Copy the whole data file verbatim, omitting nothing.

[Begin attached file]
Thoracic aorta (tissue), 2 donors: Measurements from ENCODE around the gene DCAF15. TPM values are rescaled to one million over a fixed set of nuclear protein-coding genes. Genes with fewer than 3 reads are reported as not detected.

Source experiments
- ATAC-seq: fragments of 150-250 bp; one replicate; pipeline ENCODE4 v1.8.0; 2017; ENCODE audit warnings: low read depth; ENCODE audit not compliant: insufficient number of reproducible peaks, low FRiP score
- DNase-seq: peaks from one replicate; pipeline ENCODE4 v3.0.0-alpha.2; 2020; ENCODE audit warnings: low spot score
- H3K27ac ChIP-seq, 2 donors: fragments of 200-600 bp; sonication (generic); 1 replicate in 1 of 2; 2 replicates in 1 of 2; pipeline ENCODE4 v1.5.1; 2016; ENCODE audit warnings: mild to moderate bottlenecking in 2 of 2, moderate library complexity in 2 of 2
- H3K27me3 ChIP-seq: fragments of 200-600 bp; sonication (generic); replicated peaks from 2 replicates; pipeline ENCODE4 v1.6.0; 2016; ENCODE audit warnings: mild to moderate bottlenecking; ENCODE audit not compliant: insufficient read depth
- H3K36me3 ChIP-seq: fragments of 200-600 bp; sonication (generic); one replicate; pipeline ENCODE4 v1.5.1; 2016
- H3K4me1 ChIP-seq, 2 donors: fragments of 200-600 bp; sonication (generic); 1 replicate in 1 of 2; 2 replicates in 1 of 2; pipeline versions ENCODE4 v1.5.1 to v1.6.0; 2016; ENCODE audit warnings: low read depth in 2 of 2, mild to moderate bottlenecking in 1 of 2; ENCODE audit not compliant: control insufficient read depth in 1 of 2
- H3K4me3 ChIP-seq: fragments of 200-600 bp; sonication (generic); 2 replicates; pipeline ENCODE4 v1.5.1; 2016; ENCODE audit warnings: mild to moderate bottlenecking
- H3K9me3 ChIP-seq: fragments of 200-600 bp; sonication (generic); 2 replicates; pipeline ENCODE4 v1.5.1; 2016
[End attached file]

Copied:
Thoracic aorta (tissue), 2 donors: Measurements from ENCODE around the gene DCAF15. TPM values are rescaled to one million over a fixed set of nuclear protein-coding genes. Genes with fewer than 3 reads are reported as not detected.

Source experiments
- ATAC-seq: fragments of 150-250 bp; one replicate; pipeline ENCODE4 v1.8.0; 2017; ENCODE audit warnings: low read depth; ENCODE audit not compliant: insufficient number of reproducible peaks, low FRiP score
- DNase-seq: peaks from one replicate; pipeline ENCODE4 v3.0.0-alpha.2; 2020; ENCODE audit warnings: low spot score
- H3K27ac ChIP-seq, 2 donors: fragments of 200-600 bp; sonication (generic); 1 replicate in 1 of 2; 2 replicates in 1 of 2; pipeline ENCODE4 v1.5.1; 2016; ENCODE audit warnings: mild to moderate bottlenecking in 2 of 2, moderate library complexity in 2 of 2
- H3K27me3 ChIP-seq: fragments of 200-600 bp; sonication (generic); replicated peaks from 2 replicates; pipeline ENCODE4 v1.6.0; 2016; ENCODE audit warnings: mild to moderate bottlenecking; ENCODE audit not compliant: insufficient read depth
- H3K36me3 ChIP-seq: fragments of 200-600 bp; sonication (generic); one replicate; pipeline ENCODE4 v1.5.1; 2016
- H3K4me1 ChIP-seq, 2 donors: fragments of 200-600 bp; sonication (generic); 1 replicate in 1 of 2; 2 replicates in 1 of 2; pipeline versions ENCODE4 v1.5.1 to v1.6.0; 2016; ENCODE audit warnings: low read depth in 2 of 2, mild to moderate bottlenecking in 1 of 2; ENCODE audit not compliant: control insufficient read depth in 1 of 2
- H3K4me3 ChIP-seq: fragments of 200-600 bp; sonication (generic); 2 replicates; pipeline ENCODE4 v1.5.1; 2016; ENCODE audit warnings: mild to moderate bottlenecking
- H3K9me3 ChIP-seq: fragments of 200-600 bp; sonication (generic); 2 replicates; pipeline ENCODE4 v1.5.1; 2016